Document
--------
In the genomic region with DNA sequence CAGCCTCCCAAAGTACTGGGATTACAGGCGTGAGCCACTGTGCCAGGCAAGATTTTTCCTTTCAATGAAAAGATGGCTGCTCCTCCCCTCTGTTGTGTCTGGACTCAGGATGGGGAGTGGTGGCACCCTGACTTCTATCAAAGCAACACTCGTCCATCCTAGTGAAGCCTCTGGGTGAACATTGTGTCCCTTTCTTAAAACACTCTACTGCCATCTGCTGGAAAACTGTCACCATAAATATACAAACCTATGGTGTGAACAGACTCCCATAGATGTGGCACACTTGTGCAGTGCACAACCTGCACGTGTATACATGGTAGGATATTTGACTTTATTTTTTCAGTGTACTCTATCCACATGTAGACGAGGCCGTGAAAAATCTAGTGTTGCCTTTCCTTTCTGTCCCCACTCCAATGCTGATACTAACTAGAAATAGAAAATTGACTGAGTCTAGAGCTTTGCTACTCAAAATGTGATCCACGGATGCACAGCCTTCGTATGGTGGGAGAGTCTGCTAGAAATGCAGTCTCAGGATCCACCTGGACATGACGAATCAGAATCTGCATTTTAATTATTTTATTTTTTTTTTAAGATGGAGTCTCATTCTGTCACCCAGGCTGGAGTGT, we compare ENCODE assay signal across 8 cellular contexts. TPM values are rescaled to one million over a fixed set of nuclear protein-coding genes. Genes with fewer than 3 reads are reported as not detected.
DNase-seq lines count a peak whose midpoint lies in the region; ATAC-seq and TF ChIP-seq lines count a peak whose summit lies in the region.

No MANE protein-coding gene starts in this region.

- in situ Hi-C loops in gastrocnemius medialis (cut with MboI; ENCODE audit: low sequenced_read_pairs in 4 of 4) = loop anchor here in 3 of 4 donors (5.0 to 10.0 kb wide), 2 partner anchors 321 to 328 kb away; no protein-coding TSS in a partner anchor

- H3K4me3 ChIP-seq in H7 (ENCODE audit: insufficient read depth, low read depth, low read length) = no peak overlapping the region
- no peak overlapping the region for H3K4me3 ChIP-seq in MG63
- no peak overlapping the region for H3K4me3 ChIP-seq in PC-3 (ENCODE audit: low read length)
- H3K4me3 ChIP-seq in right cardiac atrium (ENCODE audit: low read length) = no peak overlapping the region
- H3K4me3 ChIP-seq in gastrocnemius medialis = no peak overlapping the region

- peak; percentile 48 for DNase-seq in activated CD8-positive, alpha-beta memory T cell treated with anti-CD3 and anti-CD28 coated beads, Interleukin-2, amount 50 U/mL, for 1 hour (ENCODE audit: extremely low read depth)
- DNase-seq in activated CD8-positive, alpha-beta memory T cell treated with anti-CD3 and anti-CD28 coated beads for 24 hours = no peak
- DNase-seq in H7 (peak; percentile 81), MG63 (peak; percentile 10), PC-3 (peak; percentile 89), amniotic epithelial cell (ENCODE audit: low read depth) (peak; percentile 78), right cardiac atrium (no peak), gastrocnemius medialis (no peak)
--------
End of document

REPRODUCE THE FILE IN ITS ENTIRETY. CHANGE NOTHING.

In the genomic region with DNA sequence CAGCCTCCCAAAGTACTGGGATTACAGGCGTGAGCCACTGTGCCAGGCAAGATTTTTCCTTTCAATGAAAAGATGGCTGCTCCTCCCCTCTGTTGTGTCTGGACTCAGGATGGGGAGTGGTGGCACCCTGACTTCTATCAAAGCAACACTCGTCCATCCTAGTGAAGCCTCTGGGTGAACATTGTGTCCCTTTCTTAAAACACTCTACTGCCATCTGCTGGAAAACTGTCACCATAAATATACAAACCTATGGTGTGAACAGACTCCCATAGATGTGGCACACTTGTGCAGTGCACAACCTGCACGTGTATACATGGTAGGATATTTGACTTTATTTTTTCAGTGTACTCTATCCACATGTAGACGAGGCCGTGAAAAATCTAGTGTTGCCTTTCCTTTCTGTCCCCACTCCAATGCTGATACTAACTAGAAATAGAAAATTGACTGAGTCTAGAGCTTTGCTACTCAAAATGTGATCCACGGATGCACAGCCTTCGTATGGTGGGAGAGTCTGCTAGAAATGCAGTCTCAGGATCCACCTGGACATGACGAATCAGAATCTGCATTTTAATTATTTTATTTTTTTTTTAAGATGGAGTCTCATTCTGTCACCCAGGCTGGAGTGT, we compare ENCODE assay signal across 8 cellular contexts. TPM values are rescaled to one million over a fixed set of nuclear protein-coding genes. Genes with fewer than 3 reads are reported as not detected.
DNase-seq lines count a peak whose midpoint lies in the region; ATAC-seq and TF ChIP-seq lines count a peak whose summit lies in the region.

No MANE protein-coding gene starts in this region.

- in situ Hi-C loops in gastrocnemius medialis (cut with MboI; ENCODE audit: low sequenced_read_pairs in 4 of 4) = loop anchor here in 3 of 4 donors (5.0 to 10.0 kb wide), 2 partner anchors 321 to 328 kb away; no protein-coding TSS in a partner anchor

- H3K4me3 ChIP-seq in H7 (ENCODE audit: insufficient read depth, low read depth, low read length) = no peak overlapping the region
- no peak overlapping the region for H3K4me3 ChIP-seq in MG63
- no peak overlapping the region for H3K4me3 ChIP-seq in PC-3 (ENCODE audit: low read length)
- H3K4me3 ChIP-seq in right cardiac atrium (ENCODE audit: low read length) = no peak overlapping the region
- H3K4me3 ChIP-seq in gastrocnemius medialis = no peak overlapping the region

- peak; percentile 48 for DNase-seq in activated CD8-positive, alpha-beta memory T cell treated with anti-CD3 and anti-CD28 coated beads, Interleukin-2, amount 50 U/mL, for 1 hour (ENCODE audit: extremely low read depth)
- DNase-seq in activated CD8-positive, alpha-beta memory T cell treated with anti-CD3 and anti-CD28 coated beads for 24 hours = no peak
- DNase-seq in H7 (peak; percentile 81), MG63 (peak; percentile 10), PC-3 (peak; percentile 89), amniotic epithelial cell (ENCODE audit: low read depth) (peak; percentile 78), right cardiac atrium (no peak), gastrocnemius medialis (no peak)